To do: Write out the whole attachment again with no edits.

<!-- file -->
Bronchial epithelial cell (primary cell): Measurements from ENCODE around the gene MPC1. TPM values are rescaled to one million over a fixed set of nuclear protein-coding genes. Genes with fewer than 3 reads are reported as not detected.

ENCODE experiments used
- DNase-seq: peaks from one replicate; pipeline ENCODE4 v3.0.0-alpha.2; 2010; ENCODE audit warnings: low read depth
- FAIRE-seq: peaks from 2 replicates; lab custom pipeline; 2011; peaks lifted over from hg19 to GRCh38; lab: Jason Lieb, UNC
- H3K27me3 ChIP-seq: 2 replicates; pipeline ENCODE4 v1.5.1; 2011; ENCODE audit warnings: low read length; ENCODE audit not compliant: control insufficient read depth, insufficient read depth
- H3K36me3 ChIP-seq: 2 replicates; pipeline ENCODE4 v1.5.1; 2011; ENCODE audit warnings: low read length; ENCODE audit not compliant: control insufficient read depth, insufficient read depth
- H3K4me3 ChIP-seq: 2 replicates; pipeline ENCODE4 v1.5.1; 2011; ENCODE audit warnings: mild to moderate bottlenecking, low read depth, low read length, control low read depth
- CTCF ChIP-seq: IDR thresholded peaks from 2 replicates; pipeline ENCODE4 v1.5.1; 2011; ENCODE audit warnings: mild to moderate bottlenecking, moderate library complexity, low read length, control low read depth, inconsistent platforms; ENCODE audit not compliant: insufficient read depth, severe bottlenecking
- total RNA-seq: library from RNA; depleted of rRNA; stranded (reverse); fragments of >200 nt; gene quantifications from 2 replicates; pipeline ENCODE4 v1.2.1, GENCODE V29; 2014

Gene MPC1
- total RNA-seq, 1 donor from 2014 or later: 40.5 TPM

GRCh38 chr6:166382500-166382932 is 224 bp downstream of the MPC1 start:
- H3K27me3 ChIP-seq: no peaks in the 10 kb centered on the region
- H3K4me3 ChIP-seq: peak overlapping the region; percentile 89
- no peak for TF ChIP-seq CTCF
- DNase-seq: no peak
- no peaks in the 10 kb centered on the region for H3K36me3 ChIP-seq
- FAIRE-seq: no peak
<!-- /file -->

Bronchial epithelial cell (primary cell): Measurements from ENCODE around the gene MPC1. TPM values are rescaled to one million over a fixed set of nuclear protein-coding genes. Genes with fewer than 3 reads are reported as not detected.

ENCODE experiments used
- DNase-seq: peaks from one replicate; pipeline ENCODE4 v3.0.0-alpha.2; 2010; ENCODE audit warnings: low read depth
- FAIRE-seq: peaks from 2 replicates; lab custom pipeline; 2011; peaks lifted over from hg19 to GRCh38; lab: Jason Lieb, UNC
- H3K27me3 ChIP-seq: 2 replicates; pipeline ENCODE4 v1.5.1; 2011; ENCODE audit warnings: low read length; ENCODE audit not compliant: control insufficient read depth, insufficient read depth
- H3K36me3 ChIP-seq: 2 replicates; pipeline ENCODE4 v1.5.1; 2011; ENCODE audit warnings: low read length; ENCODE audit not compliant: control insufficient read depth, insufficient read depth
- H3K4me3 ChIP-seq: 2 replicates; pipeline ENCODE4 v1.5.1; 2011; ENCODE audit warnings: mild to moderate bottlenecking, low read depth, low read length, control low read depth
- CTCF ChIP-seq: IDR thresholded peaks from 2 replicates; pipeline ENCODE4 v1.5.1; 2011; ENCODE audit warnings: mild to moderate bottlenecking, moderate library complexity, low read length, control low read depth, inconsistent platforms; ENCODE audit not compliant: insufficient read depth, severe bottlenecking
- total RNA-seq: library from RNA; depleted of rRNA; stranded (reverse); fragments of >200 nt; gene quantifications from 2 replicates; pipeline ENCODE4 v1.2.1, GENCODE V29; 2014

Gene MPC1
- total RNA-seq, 1 donor from 2014 or later: 40.5 TPM

GRCh38 chr6:166382500-166382932 is 224 bp downstream of the MPC1 start:
- H3K27me3 ChIP-seq: no peaks in the 10 kb centered on the region
- H3K4me3 ChIP-seq: peak overlapping the region; percentile 89
- no peak for TF ChIP-seq CTCF
- DNase-seq: no peak
- no peaks in the 10 kb centered on the region for H3K36me3 ChIP-seq
- FAIRE-seq: no peak